Posts Tagged ‘parenting’

As parents, we can push our kids toward who we want them to be, or we can help them to discover who they were created to be.

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  1. Every child is their own story. What works with one doesn’t necessarily work with another.  Different things inspire them, motivate them, scare them, and hurt them.  Though there may be some broad tenets that apply to all, each one requires a unique approach.
  2. Perfection cannot be the goal. No matter how hard we try, we will not be perfect parents; and demanding perfection from our kids simply makes them feel as though nothing they do is ever good enough.
  3. Boundaries are meant to keep kids safe, not to keep them from the “good stuff”. Though, as children, we all tested our limits; as parents, we cannot ignore the benefit of hindsight.
  4. Fear is a lousy teacher.  Consistently playing on a child’s fear ultimately destroys their ability to function effectively.
  5. Our children’s perception of themselves is powerfully impacted by what we say to and about them.  Giving voice to our fears, frustrations and disappointments can scar them for life.
  6. Consistently yelling at kids makes them hard of hearing. For survival sake, they simply begin to tune us out.
  7. “Do as I say, not as I do” doesn’t work. We cannot hope to hold our kids to a standard that we ourselves do not adhere to.
  8. Though we naturally want to protect our children, it is also our job to prepare them for life without us. Finding the balance between those two things is a long and demanding process.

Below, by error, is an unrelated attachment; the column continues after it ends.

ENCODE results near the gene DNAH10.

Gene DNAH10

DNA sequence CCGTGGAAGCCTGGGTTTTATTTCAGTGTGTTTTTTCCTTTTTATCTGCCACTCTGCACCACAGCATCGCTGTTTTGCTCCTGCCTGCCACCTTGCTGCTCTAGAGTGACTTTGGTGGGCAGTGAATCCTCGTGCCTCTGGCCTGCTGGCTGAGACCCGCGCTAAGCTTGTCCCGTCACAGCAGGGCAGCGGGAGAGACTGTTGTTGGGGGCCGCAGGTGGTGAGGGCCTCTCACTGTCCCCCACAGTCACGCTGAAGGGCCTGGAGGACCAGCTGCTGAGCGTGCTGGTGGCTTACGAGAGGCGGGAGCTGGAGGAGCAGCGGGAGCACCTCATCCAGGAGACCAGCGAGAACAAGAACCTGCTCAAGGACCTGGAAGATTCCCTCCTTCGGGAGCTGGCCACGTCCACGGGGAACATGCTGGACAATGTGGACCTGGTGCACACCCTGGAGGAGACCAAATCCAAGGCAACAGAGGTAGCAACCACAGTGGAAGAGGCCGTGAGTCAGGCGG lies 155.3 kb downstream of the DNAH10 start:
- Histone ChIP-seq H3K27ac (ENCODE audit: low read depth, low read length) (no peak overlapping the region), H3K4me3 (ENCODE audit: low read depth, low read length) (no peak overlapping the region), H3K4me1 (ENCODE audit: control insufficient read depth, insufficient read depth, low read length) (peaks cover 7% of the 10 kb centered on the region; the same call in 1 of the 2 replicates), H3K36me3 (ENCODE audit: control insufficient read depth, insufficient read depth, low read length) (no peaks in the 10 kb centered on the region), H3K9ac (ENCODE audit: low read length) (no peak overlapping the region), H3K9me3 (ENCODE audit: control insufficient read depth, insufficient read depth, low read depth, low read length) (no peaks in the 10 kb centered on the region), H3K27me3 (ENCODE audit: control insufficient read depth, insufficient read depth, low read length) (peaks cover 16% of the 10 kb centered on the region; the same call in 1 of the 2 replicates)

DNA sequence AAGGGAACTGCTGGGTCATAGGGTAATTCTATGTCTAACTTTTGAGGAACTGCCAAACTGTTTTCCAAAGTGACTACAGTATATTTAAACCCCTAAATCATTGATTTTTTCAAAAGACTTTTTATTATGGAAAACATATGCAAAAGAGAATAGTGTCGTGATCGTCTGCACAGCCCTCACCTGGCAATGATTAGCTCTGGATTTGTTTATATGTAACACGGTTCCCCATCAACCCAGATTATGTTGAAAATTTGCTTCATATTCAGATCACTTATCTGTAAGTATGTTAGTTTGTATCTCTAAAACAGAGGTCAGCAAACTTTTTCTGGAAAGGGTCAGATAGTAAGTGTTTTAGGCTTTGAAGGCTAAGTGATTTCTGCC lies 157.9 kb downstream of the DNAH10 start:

9. No matter how doting, diligent and devoted we are as parents, our kids will face adversity, and they will make mistakes.  We cannot be shocked when it happens, and we need to prepare them for those moments.
  10. Love covers a multitude of sins (yours and theirs). When combined with faith, it forms the only wild card that we have in our parenting deck.

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Clearly, I meant to post this yesterday.  But, as is so often the case, things got away from me.


Over the years I’ve written a few tributes to my father, but I don’t recall ever doing so for my mom.  I’m sure this has to do with the fact that my dad contracted a terminal illness (and passed away) at a relatively young age.  But honor shouldn’t be reserved for the dead, and kind words ought not be saved for eulogies.  So on the occasion of Mother’s Day, I thought it would be fitting to share a few thoughts about my mother.


My parents had four children, three stair step boys, and then, more than a decade removed, a daughter.  I was the bottom rung of the first wave, and easily my parents most challenging kid.  My oldest brother was one of those precocious children, who talked as though he was 35 years old by the time he was six.  Our middle brother was quiet, but did well in school, and excelled at every sport he ever played (My grandmother actually referred to him as her “Golden Boy”).  And then, I came along.  Blind as a bat, emotionally unstable, and full of imagination; I was literally walking into walls by the time I reached school age.  Between struggles in the classroom, skirmishes on the playground, and little brother meltdowns, I was a kid who required a lot of parenting.  And because of my father’s demanding Air Force career, the lion’s share of that fell to my mom.  I have no doubt that it was at times exasperating, and exhausting to deal with me.  Lord knows, that was the way it felt to be me.  But my mother was never one to shrink back from a challenge, and she wouldn’t let me do so either.  As much as I wanted to accept the rather overwhelming evidence that I was simply an inferior model, she was having none of it.  She made it her mission to ensure that all of her kids would be ready to face to the world, and little by little, I began to pull out of my tailspin.